Create a free account to continue

Obama and Business Leaders in Cuba; Presidential Candidates Address AIPAC; Solving Valeant's Problems; Indian Wells CEO Derides Women's Tennis



AIPAC; Solving Valeant's Problems; Indian Wells CEO Derides Women's Tennis

Apple Unveils Devices and Vows to Protect Privacy; Republican Candidates

Address AIPAC; John Kasich Addresses AIPAC Meeting; Kasich Addresses Pro-

Israel Lobby Group - Part 1>

Lieberman, Cristina Alesci>

launch with a strong statement saying Apple will not shirk their

responsibility and give in to the FBI. Apple says they will protect your

privacy and that they owe it to the customer and our country. John Kasich

speaks before the American Israel Public Affairs Committee making a

commitment to strengthen our ties to Israel is he was president. Kasich

spoke of his 35 years of supporting Israel and he also promised that no

kind of business agenda will push our relationship with Israel aside.>

Kasich; Valeant; Finance; Cuba; Tourism; Sports; Women; Tennis>


ELENI GIOKOS, HOST: The woman's (inaudible) continues for the Dow, stocks finished higher about an hour ago on Wall Street. It's Monday, the 21st of March.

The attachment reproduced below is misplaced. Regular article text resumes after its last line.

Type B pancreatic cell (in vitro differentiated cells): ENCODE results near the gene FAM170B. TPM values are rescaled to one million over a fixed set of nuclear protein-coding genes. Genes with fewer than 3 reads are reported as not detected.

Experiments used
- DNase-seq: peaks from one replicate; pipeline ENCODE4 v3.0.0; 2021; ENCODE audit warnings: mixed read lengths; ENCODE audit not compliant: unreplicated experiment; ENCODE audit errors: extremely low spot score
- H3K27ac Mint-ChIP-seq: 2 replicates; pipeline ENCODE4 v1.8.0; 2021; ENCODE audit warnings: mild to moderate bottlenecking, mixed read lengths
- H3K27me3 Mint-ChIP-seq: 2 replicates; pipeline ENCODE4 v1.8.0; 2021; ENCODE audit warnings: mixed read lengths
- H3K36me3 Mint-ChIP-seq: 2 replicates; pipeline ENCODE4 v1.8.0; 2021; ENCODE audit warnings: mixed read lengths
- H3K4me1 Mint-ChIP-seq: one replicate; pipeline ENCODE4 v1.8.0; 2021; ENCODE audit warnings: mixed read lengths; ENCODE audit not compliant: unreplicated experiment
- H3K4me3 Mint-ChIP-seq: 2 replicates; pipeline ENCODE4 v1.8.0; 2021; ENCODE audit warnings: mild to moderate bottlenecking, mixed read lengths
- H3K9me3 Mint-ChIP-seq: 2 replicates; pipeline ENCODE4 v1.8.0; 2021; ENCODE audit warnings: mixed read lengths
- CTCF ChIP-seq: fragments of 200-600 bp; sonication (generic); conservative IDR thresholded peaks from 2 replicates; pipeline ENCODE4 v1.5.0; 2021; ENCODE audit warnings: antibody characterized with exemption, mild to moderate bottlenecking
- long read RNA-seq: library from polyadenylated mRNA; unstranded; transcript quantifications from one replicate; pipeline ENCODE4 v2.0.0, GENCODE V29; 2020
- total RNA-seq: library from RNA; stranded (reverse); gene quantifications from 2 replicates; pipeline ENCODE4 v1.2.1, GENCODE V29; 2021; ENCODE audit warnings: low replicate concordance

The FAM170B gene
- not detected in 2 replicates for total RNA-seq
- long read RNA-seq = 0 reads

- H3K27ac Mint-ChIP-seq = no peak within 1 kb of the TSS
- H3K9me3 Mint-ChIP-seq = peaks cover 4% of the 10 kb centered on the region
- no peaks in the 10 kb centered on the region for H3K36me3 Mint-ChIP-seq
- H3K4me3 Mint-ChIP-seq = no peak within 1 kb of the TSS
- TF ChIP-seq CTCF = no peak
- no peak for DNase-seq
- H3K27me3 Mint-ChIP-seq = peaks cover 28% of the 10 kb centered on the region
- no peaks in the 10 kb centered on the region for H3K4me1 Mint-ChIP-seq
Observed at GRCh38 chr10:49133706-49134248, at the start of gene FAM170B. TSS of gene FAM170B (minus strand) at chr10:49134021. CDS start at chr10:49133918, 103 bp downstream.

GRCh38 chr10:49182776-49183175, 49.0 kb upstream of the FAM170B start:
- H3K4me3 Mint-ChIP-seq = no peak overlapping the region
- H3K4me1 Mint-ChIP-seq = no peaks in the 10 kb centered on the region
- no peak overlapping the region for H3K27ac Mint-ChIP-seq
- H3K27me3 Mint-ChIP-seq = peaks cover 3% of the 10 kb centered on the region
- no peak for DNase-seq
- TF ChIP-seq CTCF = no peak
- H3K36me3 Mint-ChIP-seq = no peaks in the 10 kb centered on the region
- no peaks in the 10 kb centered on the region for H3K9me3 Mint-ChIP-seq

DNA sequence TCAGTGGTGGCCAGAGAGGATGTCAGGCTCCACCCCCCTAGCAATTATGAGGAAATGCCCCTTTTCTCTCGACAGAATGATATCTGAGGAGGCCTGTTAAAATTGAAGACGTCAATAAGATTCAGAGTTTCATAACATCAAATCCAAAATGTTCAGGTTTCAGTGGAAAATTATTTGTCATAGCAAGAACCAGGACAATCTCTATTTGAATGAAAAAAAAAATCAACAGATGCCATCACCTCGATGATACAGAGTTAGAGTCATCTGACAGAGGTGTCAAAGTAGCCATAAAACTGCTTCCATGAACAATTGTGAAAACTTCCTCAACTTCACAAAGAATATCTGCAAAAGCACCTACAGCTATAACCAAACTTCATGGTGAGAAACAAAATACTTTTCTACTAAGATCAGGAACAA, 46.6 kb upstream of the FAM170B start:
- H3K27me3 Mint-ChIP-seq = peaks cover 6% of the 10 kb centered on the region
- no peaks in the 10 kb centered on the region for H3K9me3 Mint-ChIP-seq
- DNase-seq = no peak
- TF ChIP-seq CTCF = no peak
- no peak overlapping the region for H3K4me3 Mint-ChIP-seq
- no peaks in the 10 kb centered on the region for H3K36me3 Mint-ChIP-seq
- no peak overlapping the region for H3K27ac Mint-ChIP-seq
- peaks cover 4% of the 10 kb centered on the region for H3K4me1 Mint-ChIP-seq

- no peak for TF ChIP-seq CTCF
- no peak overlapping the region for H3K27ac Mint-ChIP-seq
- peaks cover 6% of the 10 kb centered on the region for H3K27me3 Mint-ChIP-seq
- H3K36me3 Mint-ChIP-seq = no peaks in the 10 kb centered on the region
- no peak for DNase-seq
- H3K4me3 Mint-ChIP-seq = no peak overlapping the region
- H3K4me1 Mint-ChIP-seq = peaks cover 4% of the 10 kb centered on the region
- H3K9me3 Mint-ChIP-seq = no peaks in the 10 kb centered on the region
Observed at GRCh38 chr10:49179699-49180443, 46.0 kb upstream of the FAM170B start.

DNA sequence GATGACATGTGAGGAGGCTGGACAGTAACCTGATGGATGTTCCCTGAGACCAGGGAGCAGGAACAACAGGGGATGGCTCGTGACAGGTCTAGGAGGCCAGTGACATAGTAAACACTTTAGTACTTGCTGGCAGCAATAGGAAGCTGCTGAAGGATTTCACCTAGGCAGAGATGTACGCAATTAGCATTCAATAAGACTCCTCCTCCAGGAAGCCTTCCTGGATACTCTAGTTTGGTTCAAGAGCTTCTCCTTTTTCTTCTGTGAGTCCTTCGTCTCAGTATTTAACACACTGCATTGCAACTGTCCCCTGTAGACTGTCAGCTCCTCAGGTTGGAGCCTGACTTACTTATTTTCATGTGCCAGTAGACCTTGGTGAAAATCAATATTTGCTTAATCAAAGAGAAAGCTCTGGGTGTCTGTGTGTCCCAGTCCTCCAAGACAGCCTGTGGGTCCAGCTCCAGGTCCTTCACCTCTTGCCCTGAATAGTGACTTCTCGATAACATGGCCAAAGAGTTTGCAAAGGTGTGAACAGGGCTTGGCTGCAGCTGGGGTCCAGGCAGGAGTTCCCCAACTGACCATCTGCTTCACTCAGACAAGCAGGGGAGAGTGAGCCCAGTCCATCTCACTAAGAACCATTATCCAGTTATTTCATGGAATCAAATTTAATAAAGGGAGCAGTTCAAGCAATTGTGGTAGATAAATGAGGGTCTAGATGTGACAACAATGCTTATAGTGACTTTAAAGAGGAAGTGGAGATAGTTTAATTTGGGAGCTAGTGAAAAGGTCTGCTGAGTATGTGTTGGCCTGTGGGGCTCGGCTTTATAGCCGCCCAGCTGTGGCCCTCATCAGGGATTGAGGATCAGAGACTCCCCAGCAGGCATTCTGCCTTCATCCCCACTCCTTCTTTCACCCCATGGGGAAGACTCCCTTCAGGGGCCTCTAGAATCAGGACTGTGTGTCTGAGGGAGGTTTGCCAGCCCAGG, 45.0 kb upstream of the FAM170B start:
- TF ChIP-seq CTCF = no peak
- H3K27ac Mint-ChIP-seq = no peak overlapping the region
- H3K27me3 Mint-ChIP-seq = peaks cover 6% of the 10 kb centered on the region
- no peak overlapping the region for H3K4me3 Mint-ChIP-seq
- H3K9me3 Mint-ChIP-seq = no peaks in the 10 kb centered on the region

GIOKOS: Tonight, new Cuban links. Top American companies join the U.S. President to strike deals in Havana. Valeant hopes a CEO switch can save the company from financial ruin. And time is money, now Tim Cook says the Apple watch will cost you less.


I'm Eleni Giokos and this is "Quest Means Business."

GIOKOS: Well a very good evening to you. Tonight, President Obama shakes hands with President Castro and American business leaders set to work on tapping the Cuban marketplace.


GIOKOS: The U.S. and Cuban President met for over an hour, marking a once unthinkable shift in attitude between the two nations. Mr. Obama is trying to bring change to Cuba; a key part of his plan is to pry open economic channels with the island. Now both leaders took questions from reporters. It's a rarity in a country where the state controls the press. Mr. Obama went on to make a declaration about the longstanding trade embargo on Cuba.

BARACK OBAMA, PRESIDENT OF THE UNITED STATES: The embargo is going to end. When? I can't be entirely sure. But I believe it will end. And the path that we're on will continue beyond my administration. The reason is logic. The reason is that what we did for 50 years did not serve our interests or the interests of the Cuban people.


GIOKOS: The U.S. President is certainly not alone on this historic trip to Cuba. Mr. Obama is accompanied by the CEOs of some of the major American companies including Arnie Sorensen of Marriott, Daniel Schulman of PayPal, Ryan Chesky from Airbnb and Ursula Burns of Xerox. Now these business leaders are looking to get a jump on the new opportunities for commerce as relations between Washington and Havana sore.